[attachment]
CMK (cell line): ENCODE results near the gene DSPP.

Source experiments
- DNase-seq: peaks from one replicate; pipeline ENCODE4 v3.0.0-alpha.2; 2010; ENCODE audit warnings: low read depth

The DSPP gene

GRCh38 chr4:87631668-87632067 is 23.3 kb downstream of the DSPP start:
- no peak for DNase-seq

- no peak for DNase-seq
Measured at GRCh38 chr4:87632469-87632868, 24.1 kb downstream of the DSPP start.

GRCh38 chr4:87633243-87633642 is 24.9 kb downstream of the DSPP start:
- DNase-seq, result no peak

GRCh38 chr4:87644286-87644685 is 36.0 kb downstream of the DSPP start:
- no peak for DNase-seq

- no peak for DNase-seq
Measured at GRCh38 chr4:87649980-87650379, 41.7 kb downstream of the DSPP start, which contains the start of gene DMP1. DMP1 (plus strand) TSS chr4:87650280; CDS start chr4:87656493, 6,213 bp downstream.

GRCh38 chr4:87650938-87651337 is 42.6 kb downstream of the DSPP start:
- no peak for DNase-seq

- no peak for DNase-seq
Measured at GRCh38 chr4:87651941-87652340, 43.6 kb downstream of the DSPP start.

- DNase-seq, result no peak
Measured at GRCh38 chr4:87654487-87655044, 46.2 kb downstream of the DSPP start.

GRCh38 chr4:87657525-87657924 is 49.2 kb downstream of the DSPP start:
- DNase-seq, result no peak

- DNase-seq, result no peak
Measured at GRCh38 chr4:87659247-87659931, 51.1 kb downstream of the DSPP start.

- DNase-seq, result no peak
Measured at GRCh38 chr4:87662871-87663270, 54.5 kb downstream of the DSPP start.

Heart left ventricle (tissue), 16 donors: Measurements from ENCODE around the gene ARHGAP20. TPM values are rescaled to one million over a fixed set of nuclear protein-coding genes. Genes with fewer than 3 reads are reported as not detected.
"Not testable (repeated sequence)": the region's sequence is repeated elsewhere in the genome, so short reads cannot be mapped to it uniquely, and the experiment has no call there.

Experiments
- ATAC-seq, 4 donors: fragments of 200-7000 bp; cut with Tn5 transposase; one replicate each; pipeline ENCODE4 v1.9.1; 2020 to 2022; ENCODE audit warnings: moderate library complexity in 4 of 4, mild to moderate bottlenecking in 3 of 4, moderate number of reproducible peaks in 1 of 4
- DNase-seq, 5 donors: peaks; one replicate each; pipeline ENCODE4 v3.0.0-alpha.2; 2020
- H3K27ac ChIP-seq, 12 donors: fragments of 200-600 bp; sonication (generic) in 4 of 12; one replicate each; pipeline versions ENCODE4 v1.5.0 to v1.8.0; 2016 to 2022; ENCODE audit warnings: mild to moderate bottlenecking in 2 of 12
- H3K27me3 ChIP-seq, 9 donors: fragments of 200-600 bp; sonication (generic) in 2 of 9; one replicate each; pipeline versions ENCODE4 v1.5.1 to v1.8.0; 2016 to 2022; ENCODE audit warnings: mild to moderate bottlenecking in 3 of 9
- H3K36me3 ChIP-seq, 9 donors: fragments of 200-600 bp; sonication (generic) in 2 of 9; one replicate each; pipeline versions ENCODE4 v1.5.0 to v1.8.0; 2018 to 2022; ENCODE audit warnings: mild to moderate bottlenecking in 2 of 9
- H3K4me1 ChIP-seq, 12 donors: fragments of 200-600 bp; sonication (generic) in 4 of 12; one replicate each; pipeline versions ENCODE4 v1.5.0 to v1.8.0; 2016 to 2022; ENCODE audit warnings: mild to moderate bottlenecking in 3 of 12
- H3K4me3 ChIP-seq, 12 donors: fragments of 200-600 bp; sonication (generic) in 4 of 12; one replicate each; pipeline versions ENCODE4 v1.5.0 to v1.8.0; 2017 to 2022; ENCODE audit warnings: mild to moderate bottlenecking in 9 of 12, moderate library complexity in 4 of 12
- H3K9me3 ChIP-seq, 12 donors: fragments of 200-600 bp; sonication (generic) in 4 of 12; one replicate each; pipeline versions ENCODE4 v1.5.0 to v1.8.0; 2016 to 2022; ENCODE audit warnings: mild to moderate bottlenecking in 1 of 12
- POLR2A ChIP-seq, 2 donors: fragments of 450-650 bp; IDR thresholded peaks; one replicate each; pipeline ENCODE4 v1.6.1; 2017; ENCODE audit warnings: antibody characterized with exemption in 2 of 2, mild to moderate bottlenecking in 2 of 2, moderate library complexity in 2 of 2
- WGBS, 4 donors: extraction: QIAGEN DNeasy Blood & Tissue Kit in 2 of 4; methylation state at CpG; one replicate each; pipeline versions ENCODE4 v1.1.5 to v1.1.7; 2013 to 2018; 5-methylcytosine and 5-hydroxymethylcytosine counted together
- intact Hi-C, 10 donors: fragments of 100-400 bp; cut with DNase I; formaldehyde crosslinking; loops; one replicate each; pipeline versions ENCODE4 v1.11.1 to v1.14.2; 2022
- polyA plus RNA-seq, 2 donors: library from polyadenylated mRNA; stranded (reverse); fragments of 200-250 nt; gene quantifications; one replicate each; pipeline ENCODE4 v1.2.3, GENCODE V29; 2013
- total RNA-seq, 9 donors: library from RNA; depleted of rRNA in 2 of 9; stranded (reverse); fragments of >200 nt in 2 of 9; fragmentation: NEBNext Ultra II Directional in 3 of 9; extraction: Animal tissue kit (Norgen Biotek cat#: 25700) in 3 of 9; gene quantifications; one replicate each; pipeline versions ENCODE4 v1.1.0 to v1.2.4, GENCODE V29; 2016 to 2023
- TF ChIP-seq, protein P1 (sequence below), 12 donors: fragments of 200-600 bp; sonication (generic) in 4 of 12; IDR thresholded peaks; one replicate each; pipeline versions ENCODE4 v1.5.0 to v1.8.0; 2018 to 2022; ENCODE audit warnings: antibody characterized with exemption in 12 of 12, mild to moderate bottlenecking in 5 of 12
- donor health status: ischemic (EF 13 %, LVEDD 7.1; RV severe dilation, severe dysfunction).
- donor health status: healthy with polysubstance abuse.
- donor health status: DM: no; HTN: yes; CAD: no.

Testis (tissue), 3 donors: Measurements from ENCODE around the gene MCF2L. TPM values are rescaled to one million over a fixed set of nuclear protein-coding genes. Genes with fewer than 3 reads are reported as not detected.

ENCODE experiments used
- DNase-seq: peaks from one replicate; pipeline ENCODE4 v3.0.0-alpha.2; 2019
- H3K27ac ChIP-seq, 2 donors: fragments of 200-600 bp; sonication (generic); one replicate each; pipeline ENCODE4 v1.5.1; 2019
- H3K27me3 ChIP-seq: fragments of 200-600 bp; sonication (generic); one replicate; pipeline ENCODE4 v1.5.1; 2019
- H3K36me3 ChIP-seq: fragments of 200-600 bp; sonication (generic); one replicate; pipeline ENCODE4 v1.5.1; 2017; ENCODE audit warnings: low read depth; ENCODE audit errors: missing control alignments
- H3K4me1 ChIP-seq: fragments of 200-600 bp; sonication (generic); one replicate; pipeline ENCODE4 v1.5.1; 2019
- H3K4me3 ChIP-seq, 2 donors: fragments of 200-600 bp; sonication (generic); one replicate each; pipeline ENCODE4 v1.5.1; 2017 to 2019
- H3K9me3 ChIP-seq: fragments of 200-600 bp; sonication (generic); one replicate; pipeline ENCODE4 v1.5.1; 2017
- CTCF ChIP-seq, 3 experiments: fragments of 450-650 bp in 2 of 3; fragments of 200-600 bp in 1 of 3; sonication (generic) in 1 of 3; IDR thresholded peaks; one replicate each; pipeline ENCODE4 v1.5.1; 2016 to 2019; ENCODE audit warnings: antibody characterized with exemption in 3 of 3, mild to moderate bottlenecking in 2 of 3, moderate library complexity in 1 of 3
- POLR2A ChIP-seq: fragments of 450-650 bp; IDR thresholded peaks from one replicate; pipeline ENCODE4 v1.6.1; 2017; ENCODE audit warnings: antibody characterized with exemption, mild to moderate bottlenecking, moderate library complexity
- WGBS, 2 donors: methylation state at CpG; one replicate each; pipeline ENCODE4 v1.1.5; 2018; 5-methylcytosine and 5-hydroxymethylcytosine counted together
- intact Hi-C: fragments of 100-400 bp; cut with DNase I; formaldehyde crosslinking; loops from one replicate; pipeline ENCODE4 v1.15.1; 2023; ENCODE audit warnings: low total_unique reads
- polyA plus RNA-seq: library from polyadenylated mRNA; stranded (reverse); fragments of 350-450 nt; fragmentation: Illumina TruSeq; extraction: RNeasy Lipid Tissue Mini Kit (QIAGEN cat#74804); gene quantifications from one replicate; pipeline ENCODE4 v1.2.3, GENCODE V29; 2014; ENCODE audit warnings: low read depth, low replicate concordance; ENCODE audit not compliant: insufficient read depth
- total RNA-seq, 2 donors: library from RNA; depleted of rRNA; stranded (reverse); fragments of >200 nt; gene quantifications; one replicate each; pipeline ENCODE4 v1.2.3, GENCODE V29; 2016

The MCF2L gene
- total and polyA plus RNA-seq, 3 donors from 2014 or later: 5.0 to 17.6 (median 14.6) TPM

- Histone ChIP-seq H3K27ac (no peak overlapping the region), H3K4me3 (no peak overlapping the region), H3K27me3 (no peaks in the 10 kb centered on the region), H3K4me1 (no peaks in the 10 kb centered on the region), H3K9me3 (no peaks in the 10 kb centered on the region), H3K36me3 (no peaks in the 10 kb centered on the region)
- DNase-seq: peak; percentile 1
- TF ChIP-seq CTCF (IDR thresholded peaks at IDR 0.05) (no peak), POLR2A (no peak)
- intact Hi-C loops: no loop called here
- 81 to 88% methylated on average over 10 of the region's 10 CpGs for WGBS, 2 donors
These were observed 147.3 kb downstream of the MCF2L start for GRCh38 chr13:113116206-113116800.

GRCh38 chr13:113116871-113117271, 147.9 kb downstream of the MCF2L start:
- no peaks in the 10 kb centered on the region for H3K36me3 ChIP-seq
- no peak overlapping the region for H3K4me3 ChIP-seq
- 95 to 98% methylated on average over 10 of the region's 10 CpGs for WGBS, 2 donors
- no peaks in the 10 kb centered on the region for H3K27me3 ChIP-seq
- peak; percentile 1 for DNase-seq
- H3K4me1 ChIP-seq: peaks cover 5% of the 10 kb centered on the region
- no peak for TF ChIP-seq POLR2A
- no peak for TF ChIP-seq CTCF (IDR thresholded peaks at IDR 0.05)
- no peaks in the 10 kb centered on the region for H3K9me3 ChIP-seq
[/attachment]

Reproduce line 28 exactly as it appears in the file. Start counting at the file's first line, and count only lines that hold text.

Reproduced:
"Not testable (repeated sequence)": the region's sequence is repeated elsewhere in the genome, so short reads cannot be mapped to it uniquely, and the experiment has no call there.